A potentially controversial aside: the earlier your parents bought their home, the bigger your tax discount. But not everyone could buy homes in the 70s or 80s — until shockingly recently, redlining and other discriminatory policies made it extremely hard to buy a home in nice neighborhoods if you weren’t white. The structural barriers that prevented racial minorities from buying homes for decades now render their children and grandchildren ineligible for the biggest individual tax break our state offers. I have long wondered if there could be a constitutional basis to overturn Props 58 and 193 on equal protection grounds.

And it’s not just the family home that receives the dynasty discount: the inheritance transfer exclusion applies to investment properties as well. There is a $1 million limit per property [EDIT: apparently it may be a lifetime limit, I haven’t clarified the law here yet, apologies] but it’s $1 million of assessed value, not market value. So in the case above, my old landlord’s children could inherit all eight units, worth well over $10 million but currently assessed at just $665,060, with no reassessment and no tax increase.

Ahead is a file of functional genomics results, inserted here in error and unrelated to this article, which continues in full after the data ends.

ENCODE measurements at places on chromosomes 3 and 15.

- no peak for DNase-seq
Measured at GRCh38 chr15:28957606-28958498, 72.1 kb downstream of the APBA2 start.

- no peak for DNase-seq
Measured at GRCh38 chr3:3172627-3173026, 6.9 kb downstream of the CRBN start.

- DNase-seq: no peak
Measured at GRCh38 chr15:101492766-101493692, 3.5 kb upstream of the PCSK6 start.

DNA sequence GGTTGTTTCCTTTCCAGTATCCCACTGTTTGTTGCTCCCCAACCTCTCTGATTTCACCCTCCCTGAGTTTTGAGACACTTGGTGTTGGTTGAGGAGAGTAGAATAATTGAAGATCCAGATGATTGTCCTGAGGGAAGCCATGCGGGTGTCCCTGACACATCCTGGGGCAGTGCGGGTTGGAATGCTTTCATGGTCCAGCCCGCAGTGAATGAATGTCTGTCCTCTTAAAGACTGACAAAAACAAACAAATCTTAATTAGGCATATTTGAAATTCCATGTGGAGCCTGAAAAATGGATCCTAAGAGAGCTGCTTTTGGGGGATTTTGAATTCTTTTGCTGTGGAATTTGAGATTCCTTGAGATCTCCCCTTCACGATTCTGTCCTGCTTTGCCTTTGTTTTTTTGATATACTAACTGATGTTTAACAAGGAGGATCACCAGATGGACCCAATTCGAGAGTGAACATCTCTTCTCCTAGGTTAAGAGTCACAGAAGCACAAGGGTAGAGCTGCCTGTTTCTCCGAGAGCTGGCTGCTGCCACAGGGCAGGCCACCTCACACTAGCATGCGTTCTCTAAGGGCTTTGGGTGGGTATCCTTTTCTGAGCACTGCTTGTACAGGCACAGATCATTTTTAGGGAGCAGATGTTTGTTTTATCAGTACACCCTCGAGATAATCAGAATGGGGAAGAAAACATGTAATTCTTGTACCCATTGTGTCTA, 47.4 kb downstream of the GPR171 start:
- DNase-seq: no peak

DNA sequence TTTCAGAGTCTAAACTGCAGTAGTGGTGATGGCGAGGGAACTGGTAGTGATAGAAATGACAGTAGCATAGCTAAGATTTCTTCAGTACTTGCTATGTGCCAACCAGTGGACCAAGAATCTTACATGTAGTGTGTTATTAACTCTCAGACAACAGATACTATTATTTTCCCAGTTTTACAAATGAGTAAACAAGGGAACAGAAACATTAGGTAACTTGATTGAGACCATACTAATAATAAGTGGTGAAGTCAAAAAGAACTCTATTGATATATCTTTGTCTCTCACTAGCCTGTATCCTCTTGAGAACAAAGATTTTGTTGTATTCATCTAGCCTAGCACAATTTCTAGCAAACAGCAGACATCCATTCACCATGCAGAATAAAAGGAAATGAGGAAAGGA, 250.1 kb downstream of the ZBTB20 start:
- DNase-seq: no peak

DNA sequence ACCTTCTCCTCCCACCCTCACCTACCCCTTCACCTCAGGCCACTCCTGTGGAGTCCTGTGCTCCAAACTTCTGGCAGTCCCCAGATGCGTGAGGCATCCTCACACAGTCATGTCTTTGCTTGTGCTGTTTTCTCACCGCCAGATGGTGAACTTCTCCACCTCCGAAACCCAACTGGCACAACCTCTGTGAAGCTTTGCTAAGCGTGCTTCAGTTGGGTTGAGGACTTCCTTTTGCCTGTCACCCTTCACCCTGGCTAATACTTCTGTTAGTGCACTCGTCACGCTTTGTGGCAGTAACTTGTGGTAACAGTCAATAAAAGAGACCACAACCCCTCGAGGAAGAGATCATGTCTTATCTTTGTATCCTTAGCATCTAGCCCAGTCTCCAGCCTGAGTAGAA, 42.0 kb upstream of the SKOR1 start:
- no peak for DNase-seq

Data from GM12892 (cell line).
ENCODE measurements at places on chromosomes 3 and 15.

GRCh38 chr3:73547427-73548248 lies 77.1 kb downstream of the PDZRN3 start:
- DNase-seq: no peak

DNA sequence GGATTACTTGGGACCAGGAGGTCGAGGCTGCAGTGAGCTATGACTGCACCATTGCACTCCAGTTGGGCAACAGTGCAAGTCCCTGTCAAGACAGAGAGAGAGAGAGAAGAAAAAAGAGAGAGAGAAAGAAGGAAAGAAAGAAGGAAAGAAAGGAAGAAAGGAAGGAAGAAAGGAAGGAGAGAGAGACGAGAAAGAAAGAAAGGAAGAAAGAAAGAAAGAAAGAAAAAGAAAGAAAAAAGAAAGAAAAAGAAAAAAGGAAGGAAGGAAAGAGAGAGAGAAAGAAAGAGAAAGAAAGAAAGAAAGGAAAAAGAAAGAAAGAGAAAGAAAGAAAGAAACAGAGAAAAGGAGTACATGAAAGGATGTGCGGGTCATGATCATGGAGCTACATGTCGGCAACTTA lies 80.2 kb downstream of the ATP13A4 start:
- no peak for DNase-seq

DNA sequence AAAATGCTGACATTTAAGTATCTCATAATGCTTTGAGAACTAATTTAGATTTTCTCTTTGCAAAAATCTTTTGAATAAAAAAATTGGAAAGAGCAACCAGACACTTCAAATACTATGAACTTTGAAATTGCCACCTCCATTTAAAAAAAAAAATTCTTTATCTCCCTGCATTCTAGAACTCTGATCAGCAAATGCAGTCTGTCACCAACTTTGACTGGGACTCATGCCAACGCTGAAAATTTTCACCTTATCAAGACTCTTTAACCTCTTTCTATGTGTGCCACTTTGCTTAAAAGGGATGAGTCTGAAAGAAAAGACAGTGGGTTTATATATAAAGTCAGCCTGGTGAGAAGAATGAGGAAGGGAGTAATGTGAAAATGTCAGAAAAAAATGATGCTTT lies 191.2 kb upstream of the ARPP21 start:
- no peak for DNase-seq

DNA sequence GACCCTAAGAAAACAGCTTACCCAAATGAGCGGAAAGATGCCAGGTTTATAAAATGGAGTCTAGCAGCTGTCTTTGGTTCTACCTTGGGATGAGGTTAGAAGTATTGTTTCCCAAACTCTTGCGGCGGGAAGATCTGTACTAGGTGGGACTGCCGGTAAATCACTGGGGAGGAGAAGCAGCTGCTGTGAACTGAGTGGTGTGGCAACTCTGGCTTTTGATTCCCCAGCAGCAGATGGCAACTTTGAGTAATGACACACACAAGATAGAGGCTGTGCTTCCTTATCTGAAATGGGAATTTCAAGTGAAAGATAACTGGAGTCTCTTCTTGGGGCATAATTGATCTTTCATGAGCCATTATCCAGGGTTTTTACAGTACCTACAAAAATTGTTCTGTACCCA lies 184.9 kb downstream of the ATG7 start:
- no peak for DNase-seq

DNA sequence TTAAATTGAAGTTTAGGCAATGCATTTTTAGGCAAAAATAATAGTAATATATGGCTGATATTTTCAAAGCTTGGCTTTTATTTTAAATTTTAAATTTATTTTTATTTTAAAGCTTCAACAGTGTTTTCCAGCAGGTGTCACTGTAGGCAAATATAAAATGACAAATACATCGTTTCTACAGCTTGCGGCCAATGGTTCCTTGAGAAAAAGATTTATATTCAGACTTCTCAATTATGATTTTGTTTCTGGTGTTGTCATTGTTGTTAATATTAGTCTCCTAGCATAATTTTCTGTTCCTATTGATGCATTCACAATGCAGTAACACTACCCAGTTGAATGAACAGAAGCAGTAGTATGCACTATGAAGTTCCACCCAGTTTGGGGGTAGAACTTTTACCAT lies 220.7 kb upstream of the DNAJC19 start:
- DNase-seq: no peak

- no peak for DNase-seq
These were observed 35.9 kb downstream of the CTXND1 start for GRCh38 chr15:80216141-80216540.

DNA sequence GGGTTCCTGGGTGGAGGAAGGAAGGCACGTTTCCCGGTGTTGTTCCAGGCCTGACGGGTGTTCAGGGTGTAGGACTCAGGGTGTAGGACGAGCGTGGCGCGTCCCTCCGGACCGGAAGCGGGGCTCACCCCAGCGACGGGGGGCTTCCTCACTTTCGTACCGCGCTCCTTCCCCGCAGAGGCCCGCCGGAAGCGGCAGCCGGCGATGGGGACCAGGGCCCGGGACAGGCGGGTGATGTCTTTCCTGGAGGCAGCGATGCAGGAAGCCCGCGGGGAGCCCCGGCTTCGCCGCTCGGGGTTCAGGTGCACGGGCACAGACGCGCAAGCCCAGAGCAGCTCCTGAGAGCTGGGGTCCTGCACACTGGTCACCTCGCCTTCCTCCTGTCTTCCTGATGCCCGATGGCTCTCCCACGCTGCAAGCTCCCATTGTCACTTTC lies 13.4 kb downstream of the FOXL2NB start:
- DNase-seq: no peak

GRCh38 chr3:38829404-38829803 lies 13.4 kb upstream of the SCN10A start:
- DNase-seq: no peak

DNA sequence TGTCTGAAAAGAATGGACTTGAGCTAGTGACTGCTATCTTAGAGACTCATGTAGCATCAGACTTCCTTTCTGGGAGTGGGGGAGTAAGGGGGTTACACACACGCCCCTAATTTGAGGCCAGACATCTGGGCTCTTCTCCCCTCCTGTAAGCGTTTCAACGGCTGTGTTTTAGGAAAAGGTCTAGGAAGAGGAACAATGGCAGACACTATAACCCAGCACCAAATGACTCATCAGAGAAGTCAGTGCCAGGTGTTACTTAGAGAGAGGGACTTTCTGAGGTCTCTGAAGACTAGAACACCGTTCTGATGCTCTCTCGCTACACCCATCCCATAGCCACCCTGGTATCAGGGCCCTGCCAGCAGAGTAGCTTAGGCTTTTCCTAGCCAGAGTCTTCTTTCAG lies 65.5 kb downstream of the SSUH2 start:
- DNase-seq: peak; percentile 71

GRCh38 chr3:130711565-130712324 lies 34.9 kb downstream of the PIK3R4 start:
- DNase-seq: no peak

All of this is to say…landlords and heirs are often the same people, and Prop 13 provides a tremendous incentive to be a landlord. Many of the largest residential and retail landlords on the peninsula are multi-generational companies run by the children and grandchildren of the original property owners. They are the new landed gentry of California, collecting 2017 Silicon Valley rents while paying 1970s tax rates. Only new buyers pay.

The idea: revoke the subsidy for landlords and heirs, and use it to lower property taxes for everyone

The original purpose of Prop 13 was to slow down runaway property tax rates for homeowners who couldn’t afford them. There are two changes that feel like no-brainers to me, yet keep to that original spirit: